Wednesday, July 9, 2008

EclipseLink 1.0 Released

The Eclipse Persistence Services project (EclipseLink) has completed its incubation phase and the 1.0 release is available for download. This release completes the transition of the persistence functionality developed in Oracle TopLink to being fully developed and maintained as an open source project at Eclipse. This also signifies the first release of a project under the recently created top-level Runtime (RT) project at Eclipse.

EclipseLink delivers persistence services for efficiently working with Java and relational, XML, and non-relational data sources. The highlights include:

· Compact: Standard Java distribution is composed of a single implementation jar and utility jars that can be used in any Java SE, IDE, or Java EE hosted environment.

· OSGi: EclipseLink is also available as a set of OSGi bundles. This distribution offers out of the box support for compliant OSGi implementations, as well as Equinox-specific extensions.

· JPA: Superior Java Persistence API 1.0 implementation with many advanced features offering greater flexibility and performance for mapping, caching, querying and transaction processing.

· MOXy: Object-XML binding support with JAXB, offering highly flexible mappings as well as a meet in the middle configuration approach.

· SDO: Service Data Objects 2.1 implementation enabling flexible service integration with dynamic and static models.

· Utils: Migration utilities to assist developers currently using Oracle TopLink or TopLink Essentials in their upgrade to EclipseLink as well as the workbench for compatibility with classic object-relational and object-XML mapping.

A complete index of features and the full user documentation for EclipseLink is available on the Eclipse wiki.

Standards Focused

The mandate of the EclipseLink project is to deliver a set of persistence services that leverage the leading Java standards. In addition, advanced features were added based on user requests but implemented in a way that allows developers to leverage them when needed but not be obstructed by them when they are not needed.

This is particularly true in JPA, where many advanced features are available through JPA persistence unit properties and query hints, in addition to custom annotations and XML. With EclipseLink replacing TopLink Essentials as the reference implementation for JPA 2.0, some of these advanced features will evolve into the specification defined metadata and interfaces. This approach of leading through delivery of advanced functionality, and then contributing back to the standards, is an important aspect of the EclipseLink project.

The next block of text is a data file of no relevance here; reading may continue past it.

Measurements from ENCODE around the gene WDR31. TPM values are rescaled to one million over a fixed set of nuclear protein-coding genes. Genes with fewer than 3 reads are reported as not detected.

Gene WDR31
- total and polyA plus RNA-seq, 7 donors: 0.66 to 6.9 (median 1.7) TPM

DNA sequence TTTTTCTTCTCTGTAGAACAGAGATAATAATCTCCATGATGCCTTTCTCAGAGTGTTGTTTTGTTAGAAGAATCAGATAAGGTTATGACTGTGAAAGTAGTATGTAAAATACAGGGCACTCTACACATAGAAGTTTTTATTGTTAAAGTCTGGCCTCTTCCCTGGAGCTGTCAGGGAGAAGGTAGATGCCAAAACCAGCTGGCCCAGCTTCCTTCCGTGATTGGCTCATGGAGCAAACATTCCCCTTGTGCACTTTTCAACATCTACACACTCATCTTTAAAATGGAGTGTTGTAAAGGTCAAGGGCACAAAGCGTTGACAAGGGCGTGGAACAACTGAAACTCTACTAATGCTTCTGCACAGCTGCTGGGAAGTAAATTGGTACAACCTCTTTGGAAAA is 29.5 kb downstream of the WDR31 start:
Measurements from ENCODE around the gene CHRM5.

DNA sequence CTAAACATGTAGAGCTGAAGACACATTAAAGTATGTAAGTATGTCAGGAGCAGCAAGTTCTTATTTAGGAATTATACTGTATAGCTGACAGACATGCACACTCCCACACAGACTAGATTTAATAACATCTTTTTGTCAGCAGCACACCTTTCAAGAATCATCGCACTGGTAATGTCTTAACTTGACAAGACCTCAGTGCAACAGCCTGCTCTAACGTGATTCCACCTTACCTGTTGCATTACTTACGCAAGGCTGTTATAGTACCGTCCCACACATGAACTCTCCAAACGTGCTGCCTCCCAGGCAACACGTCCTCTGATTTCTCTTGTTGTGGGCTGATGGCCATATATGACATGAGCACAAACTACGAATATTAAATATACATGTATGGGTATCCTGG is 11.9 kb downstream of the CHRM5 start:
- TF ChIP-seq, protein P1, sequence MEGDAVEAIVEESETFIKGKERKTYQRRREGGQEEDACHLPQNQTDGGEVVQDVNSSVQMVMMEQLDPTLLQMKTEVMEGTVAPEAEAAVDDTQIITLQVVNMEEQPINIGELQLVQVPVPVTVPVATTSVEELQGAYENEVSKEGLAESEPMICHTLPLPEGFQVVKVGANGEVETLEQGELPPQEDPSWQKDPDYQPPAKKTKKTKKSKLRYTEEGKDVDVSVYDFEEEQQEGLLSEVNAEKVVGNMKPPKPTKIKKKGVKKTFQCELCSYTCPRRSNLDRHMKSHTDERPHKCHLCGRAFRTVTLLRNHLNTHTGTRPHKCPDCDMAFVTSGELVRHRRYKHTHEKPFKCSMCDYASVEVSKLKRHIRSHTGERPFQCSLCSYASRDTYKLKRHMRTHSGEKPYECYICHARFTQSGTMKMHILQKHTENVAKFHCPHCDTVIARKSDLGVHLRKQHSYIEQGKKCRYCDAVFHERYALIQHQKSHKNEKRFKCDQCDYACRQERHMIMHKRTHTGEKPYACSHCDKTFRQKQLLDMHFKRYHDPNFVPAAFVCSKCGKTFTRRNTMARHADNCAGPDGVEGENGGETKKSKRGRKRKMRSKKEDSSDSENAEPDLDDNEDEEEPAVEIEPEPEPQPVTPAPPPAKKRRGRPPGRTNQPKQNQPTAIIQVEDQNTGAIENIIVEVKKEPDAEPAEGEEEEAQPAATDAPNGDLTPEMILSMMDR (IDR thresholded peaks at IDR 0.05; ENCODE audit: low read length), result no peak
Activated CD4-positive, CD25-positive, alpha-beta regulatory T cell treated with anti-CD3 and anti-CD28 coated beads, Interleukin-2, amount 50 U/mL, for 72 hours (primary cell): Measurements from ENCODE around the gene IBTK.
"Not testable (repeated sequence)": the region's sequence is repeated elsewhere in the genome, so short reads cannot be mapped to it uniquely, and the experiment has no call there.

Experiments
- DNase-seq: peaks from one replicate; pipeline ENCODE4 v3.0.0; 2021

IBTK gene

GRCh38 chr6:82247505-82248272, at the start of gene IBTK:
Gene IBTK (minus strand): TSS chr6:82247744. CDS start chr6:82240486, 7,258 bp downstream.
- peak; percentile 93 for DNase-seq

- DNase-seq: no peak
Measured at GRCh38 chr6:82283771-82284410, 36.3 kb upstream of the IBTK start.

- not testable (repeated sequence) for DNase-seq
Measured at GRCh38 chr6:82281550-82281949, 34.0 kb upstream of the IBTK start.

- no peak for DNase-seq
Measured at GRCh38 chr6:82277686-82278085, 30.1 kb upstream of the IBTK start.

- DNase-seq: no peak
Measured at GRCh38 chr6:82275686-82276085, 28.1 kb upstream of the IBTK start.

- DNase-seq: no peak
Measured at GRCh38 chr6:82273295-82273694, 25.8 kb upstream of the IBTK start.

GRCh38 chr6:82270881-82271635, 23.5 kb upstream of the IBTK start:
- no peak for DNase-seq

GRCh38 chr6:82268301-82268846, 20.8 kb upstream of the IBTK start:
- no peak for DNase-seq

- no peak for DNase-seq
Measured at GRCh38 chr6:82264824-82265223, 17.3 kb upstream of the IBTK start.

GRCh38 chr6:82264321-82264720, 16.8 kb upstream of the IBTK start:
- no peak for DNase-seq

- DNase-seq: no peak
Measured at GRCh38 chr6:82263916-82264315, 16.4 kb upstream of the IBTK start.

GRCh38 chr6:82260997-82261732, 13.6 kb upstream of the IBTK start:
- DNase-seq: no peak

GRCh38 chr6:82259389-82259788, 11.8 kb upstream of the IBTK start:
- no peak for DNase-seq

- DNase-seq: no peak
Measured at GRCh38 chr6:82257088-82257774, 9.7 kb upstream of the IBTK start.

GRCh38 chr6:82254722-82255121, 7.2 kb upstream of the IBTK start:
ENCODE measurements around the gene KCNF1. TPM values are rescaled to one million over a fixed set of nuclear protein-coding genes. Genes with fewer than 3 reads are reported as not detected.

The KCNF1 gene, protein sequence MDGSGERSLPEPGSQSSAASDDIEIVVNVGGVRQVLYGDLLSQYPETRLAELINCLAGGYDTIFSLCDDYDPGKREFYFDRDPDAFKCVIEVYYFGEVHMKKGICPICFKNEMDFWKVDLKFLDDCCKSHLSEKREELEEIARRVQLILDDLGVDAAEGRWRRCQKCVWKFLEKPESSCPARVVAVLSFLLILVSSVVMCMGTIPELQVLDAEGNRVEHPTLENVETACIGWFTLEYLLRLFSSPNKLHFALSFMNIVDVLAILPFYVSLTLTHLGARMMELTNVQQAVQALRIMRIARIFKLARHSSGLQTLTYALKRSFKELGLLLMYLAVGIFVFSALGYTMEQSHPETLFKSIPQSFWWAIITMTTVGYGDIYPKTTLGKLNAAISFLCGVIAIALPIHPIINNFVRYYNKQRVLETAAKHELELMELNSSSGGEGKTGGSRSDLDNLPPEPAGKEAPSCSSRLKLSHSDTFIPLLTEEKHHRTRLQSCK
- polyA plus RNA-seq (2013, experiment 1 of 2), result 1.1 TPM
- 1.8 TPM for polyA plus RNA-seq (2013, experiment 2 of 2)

Growing The Community

The EclipseLink committers understand very well that developing in open source is much more than just providing access to the source code. Building a successful open source project is really about building an active community based on open communication and a transparent development process. We encourage the Java community to try out the 1.0 EclipseLink release and provide feedback. Your contributions and suggestions are valuable to us and will help ensure the project meets your current and future needs.

EclipseLink is currently available directly from the EclipseLink project web site and is also included within the GlassFish and Spring Framework distributions. Going forward, the Oracle TopLink product releases within the Oracle WebLogic Server will also include EclipseLink as its strategic persistence provider.

At present the project has committers from Oracle and Sun but we also have a growing community of users and developers contributing back enhancements. We are eager to expand this community on all fronts to establish the EclipseLink project as the leading persistence solution across Java EE, Java SE, and OSGi.


jawher said...

Great news and great work !
Kudos for the EclipseLink Team :)

Laurent Simon said...

Congratulations, it's good news!

Balakrishna P said...

It is great news. I hope it would be popular opensource ORM framework.

Werner said...

Good to see, that Oracle remains involved and sometimes very active in the Eclipse Community. Despite its less enthusiastic welcome of the Eclipse based project Workshop by BEA. Which competes with its own JDeveloper.

We should therefore see implementations and extensions not just for Eclipse, but most likely at least for JDeveloper, too

mhaller said...

Cool, great news.

Is there a chance to get EclipseLink artifacts into the Maven Central repository please?